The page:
Secondly, autonomous vehicles could profoundly enhance personal mobility and convenience, particularly for citizens such as the elderly, young, disabled, or injured, who cannot drive themselves. For instance, a recent YouTube video that went viral showed a blind citizen, Steve Mahan, completing daily chores and visiting friends, thanks to a Google driverless vehicle. Chris Urmson, the leader of Google’s Self-driving Car program, has observed: “We all at some point will lose the privilege of driving [as we get older] and autonomous vehicles could help people maintain the mobility they’ve grown accustomed to throughout their lives.” But autonomous vehicles won’t be a boon only for those unable to drive; they'll also present a compelling mobility option for people who prefer not to own a vehicle or who choose not to drive under certain circumstances. Instead of turning to taxis or ZipCars for temporary transportation, one can imagine a future in which just hitting a button on a mobile phone application will "call" an autonomous vehicle to take you to your destination. Some fear that autonomous vehicles may threaten a person's “autonomy” — the freedom to get behind the wheel and enjoy the driving experience — but it doesn’t have to be an either/or option. In the future, autonomous vehicles will be available when you need or want them, but that certainly won’t prevent people from owning their own vehicles and driving whenever they want to.
Autonomous vehicles are also well positioned to maximize utilization of the existing transportation infrastructure and assets. For example, the average American vehicle sits idle 92 percent of the time (e.g., after driving the car to work, the owner parks it in a parking garage during the day, then parks at home again in the evening). But autonomous vehicles could be shared or otherwise redeployed in their spare time (e.g., the car goes to the dry cleaner to pick up your clothes or is rented out to others). A New Yorker article, Auto Correct, summarizing the state of autonomous vehicle technology, cites one study's calculations that a fleet of autonomous vehicles acting as a personalized public-transportation system for a community could be cheaper and more efficient than taxis — possibly using half the fuel and a fifth the road space of ordinary cars, while being more flexible than buses or subways.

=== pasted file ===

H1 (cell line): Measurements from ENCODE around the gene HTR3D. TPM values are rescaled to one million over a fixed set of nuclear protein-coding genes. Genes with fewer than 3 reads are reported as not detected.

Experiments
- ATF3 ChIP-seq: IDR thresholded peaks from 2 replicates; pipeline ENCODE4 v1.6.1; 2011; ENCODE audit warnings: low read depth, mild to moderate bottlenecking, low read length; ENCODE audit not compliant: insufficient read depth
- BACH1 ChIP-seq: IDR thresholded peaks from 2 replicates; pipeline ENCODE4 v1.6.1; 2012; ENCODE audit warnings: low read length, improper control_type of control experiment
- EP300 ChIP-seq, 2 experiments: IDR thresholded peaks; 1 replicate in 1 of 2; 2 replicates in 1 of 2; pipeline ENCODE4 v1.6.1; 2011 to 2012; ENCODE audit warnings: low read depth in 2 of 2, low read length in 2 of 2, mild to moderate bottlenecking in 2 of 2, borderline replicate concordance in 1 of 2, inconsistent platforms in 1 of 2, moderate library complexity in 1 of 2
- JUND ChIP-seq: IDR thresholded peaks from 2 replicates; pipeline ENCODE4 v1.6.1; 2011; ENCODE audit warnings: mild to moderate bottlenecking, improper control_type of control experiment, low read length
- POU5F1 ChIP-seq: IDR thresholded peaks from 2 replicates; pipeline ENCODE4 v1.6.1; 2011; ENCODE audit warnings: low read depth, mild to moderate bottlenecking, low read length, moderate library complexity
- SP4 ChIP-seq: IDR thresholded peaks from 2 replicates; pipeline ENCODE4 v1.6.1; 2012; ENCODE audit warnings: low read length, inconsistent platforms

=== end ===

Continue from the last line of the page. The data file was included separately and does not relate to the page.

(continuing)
Autonomous vehicles could also significantly maximize highway usage by enabling vehicles to drive closer together. Today, at peak capacity, only 6 to 8 percent of highway space is actually occupied with vehicles, but highways full of autonomous vehicles could potentially accommodate 2 to 3 times as many automobiles, significantly ameliorating the $200 billion in annual economic losses and environmental damage caused by traffic congestion in the US. The 4.2 trillion hours lost annually to congestion in the US translates into 34 hours per year for the average American. The Texas Transportation Institute’s Urban Mobility Report notes that this “congestion penalty” costs Americans over $1,400 per year. Because autonomous vehicles will be able to operate more efficiently on highways — and may eventually be positioned to communicate with other vehicles and with surrounding infrastructure — they could play a significant role in reducing traffic congestion. At the same time, as the existing transportation infrastructure is utilized more efficiently, there will be less need to invest in new roadway construction.